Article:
God does miracles only when we need them. This miracle is greater than the manna of the exodus; none of the manna would be left over (Hooker 1983:50). But manna was never left over because it was to be provided every day, whereas this miracle is a rare one. So much was left over that each of the twelve disciples gathered food in his wicker basket (v. 20). The leftovers stress the lavish abundance of God's miraculous power in Christ (compare Theissen 1983:67); many people felt that a good host should provide enough food that some would always be left over (as in Plut. Table-Talk 7.4 and Mor. 702D-704B).
Yet the gathering of the leftovers (compare 2 Kings 4:7, 44; 7:1-2, 16-20; 1 Kings 17:16; Jn 6:12) teaches us something further. Most moralists condemned wastefulness and emphasized thrift (for example, Juv. Sat. 1.58-60; Ps-Phocyl. 138). Jesus trusted that God's provision would always be available when it was needed (compare 16:9-11), but like most moralists he refused to squander what was available. The extra bread, which was more than the amount started with, could be used for other meals.
Everett Cook, a retired Pentecostal minister running a street mission, confronted an associate who had a growth on his nose but refused to see a doctor. "God will heal me," the man insisted.
"If you needed a miracle, God would give you one," Everett retorted, "but right now he's given you a doctor and medical insurance. You need to use what he's given you."
The next time they met the man's growth was much bigger, but the man still insisted, "I am healed." The third time they met the growth had spread further, and finally the man was thinking that perhaps he needed to see a doctor.
God performed a miracle when he created the world and set its laws in motion, and we are often wise to start with natural means when those are available. God performs miracles to meet our genuine needs, but he will not perform them merely to entertain us.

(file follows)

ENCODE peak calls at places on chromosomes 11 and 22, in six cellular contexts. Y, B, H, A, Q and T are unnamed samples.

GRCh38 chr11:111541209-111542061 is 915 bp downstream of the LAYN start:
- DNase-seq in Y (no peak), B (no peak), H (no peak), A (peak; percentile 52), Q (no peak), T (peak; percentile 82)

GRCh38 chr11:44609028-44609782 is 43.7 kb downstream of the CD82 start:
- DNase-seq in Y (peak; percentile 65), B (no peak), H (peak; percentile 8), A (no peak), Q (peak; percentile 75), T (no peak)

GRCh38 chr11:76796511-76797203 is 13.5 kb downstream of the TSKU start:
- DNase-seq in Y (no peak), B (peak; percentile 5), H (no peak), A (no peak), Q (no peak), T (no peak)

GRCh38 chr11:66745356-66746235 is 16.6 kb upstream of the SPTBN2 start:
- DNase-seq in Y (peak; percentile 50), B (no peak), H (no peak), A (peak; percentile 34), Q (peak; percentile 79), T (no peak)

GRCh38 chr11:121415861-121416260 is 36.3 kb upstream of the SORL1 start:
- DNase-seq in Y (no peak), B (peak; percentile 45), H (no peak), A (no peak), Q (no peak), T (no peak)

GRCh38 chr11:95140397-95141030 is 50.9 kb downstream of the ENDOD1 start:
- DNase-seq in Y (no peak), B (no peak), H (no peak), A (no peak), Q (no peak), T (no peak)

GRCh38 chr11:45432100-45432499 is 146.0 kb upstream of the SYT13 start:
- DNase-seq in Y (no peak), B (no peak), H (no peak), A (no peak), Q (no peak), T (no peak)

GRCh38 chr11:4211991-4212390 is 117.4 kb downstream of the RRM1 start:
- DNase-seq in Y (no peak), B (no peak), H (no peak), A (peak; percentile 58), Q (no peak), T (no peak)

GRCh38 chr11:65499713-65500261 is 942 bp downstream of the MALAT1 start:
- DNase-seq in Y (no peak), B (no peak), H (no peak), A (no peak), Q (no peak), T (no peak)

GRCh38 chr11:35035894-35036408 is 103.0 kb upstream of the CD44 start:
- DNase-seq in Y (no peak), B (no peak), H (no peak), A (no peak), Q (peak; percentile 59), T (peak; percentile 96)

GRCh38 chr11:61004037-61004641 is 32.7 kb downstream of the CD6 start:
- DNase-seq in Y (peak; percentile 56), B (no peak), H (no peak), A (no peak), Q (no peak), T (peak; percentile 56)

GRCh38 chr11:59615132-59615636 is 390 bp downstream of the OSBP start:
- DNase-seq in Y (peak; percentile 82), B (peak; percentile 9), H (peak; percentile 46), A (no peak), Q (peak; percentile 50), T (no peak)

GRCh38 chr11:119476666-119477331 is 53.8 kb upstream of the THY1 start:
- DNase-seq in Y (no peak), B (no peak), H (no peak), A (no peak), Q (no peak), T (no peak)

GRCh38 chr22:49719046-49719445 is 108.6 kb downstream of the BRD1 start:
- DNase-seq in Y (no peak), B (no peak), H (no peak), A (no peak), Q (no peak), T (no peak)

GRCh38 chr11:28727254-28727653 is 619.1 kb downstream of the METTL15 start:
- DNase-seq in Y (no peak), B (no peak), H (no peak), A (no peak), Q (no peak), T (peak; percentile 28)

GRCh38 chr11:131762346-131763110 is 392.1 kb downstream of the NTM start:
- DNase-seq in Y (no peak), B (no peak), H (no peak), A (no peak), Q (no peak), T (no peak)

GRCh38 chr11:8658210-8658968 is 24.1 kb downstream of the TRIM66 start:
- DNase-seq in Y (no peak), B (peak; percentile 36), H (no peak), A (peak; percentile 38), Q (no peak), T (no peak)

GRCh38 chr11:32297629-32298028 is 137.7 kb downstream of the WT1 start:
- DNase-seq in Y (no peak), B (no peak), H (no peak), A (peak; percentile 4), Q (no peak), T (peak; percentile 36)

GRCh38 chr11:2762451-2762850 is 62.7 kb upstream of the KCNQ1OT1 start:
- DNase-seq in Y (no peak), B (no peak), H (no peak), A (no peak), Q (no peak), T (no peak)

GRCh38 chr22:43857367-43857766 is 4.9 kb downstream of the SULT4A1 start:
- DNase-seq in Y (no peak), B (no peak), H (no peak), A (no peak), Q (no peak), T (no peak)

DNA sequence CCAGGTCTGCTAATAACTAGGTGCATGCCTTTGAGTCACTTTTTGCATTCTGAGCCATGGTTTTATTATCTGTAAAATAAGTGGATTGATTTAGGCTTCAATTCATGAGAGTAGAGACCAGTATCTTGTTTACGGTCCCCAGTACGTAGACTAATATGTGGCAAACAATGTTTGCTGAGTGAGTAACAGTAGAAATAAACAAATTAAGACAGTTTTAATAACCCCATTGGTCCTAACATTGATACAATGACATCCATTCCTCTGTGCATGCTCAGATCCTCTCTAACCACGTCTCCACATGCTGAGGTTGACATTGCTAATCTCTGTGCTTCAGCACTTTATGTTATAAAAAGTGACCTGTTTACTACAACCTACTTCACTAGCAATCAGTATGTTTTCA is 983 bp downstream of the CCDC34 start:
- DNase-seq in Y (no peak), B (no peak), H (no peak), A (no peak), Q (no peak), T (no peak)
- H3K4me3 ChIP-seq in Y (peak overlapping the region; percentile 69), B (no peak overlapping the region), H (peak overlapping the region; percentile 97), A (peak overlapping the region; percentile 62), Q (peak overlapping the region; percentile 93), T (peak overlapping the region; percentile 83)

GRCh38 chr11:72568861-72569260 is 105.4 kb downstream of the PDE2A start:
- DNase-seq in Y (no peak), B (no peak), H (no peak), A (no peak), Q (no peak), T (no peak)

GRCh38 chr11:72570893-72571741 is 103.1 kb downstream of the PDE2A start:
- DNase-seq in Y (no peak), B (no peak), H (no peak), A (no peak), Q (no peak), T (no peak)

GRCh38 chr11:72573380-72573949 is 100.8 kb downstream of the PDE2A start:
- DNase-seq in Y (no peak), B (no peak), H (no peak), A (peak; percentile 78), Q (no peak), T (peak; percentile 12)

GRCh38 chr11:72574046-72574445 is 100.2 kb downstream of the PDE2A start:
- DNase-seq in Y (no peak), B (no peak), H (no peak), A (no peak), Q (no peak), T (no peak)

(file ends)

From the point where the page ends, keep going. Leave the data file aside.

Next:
God is not intimidated by the magnitude of our problem. The disciples saw the size of the need and the littleness of the human resources available; Jesus saw the size of the need and the greatness of God's resources available. Often God calls us to do tasks for him that are technically impossible-barring a miracle.
The day before I was going to call my prospective Ph.D. program to say I was not coming because I had no money, God unexpectedly met my need. And in the summer after I finished my Ph.D., I found myself still unable to locate a teaching position for the fall. After much prayer, one night I finally determined the bare minimum I needed to live on and to store my research that year, and I cried out in despair. Barring a miracle, I thought, I will be on the street this year. Less than twenty-four hours later Rodney Clapp called from InterVarsity Press and offered me a contract to write the IVP Bible Background Commentary: New Testament I had proposed-plus an unexpected advance that was, to the dollar, what I'd decided I needed for the year. Undaunted by the magnitude of my need, God was teaching me that he alone has the power to meet my needs.
IVP New Testament Commentaries are made available by the generosity of InterVarsity Press.